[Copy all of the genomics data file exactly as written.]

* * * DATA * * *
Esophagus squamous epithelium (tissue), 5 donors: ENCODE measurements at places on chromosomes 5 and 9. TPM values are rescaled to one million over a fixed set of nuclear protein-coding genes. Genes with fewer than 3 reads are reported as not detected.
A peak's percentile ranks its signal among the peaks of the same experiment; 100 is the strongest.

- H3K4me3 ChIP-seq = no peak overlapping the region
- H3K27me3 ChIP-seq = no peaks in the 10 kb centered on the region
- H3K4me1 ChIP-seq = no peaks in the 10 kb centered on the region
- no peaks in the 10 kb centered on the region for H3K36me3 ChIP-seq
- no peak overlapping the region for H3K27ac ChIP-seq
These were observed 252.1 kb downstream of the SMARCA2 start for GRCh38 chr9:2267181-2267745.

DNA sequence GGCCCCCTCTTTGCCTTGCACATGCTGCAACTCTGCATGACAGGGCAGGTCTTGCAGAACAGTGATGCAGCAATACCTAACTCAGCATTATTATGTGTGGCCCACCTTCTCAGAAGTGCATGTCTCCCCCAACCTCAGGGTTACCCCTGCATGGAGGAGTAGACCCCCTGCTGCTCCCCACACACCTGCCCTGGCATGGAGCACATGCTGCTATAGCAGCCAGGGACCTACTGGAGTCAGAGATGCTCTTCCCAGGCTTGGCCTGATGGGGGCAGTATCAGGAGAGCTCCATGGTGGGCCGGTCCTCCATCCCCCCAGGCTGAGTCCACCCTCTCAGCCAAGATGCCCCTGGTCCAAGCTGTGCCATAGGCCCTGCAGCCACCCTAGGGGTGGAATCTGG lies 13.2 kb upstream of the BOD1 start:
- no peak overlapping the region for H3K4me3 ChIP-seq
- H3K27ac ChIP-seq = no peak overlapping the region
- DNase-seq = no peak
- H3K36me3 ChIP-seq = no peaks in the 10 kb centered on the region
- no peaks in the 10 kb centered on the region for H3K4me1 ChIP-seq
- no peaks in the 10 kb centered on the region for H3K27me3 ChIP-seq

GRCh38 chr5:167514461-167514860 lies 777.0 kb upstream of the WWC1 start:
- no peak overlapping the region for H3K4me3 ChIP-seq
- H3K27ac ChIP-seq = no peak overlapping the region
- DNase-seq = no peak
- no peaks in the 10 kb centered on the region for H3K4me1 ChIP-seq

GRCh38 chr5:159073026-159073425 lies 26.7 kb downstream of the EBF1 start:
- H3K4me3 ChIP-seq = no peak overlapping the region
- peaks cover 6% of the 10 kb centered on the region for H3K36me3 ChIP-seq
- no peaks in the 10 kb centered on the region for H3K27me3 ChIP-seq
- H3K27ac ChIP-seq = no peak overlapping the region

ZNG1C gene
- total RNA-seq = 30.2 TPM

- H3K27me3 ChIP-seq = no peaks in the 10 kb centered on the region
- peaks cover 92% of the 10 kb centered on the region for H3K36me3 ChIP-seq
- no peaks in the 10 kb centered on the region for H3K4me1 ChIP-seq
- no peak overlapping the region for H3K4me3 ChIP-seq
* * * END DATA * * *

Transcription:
Esophagus squamous epithelium (tissue), 5 donors: ENCODE measurements at places on chromosomes 5 and 9. TPM values are rescaled to one million over a fixed set of nuclear protein-coding genes. Genes with fewer than 3 reads are reported as not detected.
A peak's percentile ranks its signal among the peaks of the same experiment; 100 is the strongest.

- H3K4me3 ChIP-seq = no peak overlapping the region
- H3K27me3 ChIP-seq = no peaks in the 10 kb centered on the region
- H3K4me1 ChIP-seq = no peaks in the 10 kb centered on the region
- no peaks in the 10 kb centered on the region for H3K36me3 ChIP-seq
- no peak overlapping the region for H3K27ac ChIP-seq
These were observed 252.1 kb downstream of the SMARCA2 start for GRCh38 chr9:2267181-2267745.

DNA sequence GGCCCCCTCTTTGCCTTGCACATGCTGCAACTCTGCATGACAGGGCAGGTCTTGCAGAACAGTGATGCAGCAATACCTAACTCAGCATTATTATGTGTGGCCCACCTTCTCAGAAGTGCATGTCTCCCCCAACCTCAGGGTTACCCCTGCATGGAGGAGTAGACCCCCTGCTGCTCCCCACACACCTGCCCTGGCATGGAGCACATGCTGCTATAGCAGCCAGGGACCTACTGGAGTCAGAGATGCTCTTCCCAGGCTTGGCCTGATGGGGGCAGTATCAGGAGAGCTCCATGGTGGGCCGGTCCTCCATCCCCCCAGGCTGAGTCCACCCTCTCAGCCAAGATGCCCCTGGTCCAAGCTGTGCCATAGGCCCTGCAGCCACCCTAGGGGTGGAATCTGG lies 13.2 kb upstream of the BOD1 start:
- no peak overlapping the region for H3K4me3 ChIP-seq
- H3K27ac ChIP-seq = no peak overlapping the region
- DNase-seq = no peak
- H3K36me3 ChIP-seq = no peaks in the 10 kb centered on the region
- no peaks in the 10 kb centered on the region for H3K4me1 ChIP-seq
- no peaks in the 10 kb centered on the region for H3K27me3 ChIP-seq

GRCh38 chr5:167514461-167514860 lies 777.0 kb upstream of the WWC1 start:
- no peak overlapping the region for H3K4me3 ChIP-seq
- H3K27ac ChIP-seq = no peak overlapping the region
- DNase-seq = no peak
- no peaks in the 10 kb centered on the region for H3K4me1 ChIP-seq

GRCh38 chr5:159073026-159073425 lies 26.7 kb downstream of the EBF1 start:
- H3K4me3 ChIP-seq = no peak overlapping the region
- peaks cover 6% of the 10 kb centered on the region for H3K36me3 ChIP-seq
- no peaks in the 10 kb centered on the region for H3K27me3 ChIP-seq
- H3K27ac ChIP-seq = no peak overlapping the region

ZNG1C gene
- total RNA-seq = 30.2 TPM

- H3K27me3 ChIP-seq = no peaks in the 10 kb centered on the region
- peaks cover 92% of the 10 kb centered on the region for H3K36me3 ChIP-seq
- no peaks in the 10 kb centered on the region for H3K4me1 ChIP-seq
- no peak overlapping the region for H3K4me3 ChIP-seq